"On the contrary, Marc openly operated his seed distribution business ("Marc Emery Direct") from a storefront in Vancouver, British Columbia, Canada, as well as over the internet; through telephone sales; direct mail sales; and though other media outlets. Revenue Canada gladly accepted taxes on all of his sales, which were duly reported to the appropriate taxing authorities. Virtually all of the profits from the business went to funding lawful efforts to legalize marijuana in Canada and the United States through the political process."

Crown counsel in Canada refused to prosecute Emery but under the former Republican presidency the U.S. ramped up its war on drugs and targeted Emery because of his political profile.

"The Attorney General's true motive — which was to silence Mr. Emery's political activity — could not be more clear," Troberman said.

Emery was indicted in Seattle on May 26, 2005 for conspiracy to manufacture marijuana and arrested in Halifax on an extradition warrant a few days later.

He was held in custody from Aug. 2 through Aug. 5, 2005. Emery remained free until Sept. 2009 when a tentative plea bargain was reached and he surrendered himself into custody Sept. 28.

He remained imprisoned in Canada until Nov. 18, when he was released to await the Justice Minister's final determination of his extradition.

On May 10, Emery was told the minister had refused his last-ditch appeal and went back into jail.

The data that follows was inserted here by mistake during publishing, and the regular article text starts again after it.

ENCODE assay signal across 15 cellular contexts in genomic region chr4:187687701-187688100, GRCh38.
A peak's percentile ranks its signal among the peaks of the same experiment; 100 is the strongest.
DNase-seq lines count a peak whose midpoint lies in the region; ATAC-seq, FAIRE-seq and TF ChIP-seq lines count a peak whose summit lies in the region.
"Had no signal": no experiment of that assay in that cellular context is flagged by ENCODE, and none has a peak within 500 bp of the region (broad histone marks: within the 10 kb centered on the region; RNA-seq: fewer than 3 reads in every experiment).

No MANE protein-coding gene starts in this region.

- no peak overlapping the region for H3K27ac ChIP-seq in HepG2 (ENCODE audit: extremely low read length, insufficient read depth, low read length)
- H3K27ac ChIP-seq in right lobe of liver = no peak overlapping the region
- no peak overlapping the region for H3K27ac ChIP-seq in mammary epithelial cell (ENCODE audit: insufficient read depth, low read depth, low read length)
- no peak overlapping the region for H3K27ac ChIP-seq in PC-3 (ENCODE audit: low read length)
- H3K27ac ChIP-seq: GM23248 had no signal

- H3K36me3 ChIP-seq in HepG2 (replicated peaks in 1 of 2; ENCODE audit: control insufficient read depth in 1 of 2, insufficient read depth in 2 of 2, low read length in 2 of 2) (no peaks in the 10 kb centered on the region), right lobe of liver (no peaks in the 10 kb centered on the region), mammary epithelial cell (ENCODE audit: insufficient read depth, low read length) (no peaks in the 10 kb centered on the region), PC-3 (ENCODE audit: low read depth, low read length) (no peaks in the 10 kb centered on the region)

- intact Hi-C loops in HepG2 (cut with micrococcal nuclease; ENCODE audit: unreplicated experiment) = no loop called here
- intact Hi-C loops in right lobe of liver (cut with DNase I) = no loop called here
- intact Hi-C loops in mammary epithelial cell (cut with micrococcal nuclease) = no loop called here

He was transported to the U.S. May 20 and has remained imprisoned since.

Emery admitted selling more then 4 million seeds, 75 per cent to U.S. customers.

He asked to be housed in the federal correctional institution at Lompoc, Calif., so he can continue to be visited by his wife. The judge recommended that.

After his sentencing, Emery's lawyers delivered a request to the Canadian consul for a prison transfer to Canada.

His B.C. lawyer Kirk Tousaw said that if all went well, Emery could be serving his time in a Canadian institution within a year.

"I received hundreds of letters and emails, most of them favourable to you," Judge Martinez said.

"One in crayon," he quipped, "others quite well written, very thoughtful, making some very interesting points. I know five years is a long time. I wish you the best."

- Article from The Vancouver Sun.

Prince of Pot jailed 5 years in U.S. for selling seeds

by The Toronto Star

SEATTLE—Canada's flamboyant Prince of Pot has been sentenced in a U.S. court to five years in prison for being one of the largest marijuana seed suppliers in America.

U.S. Attorney Jenny Durkan told the court Marc Emery made millions of dollars by shipping seeds into the United States and now he's paying the price for being part of the illegal drug trade.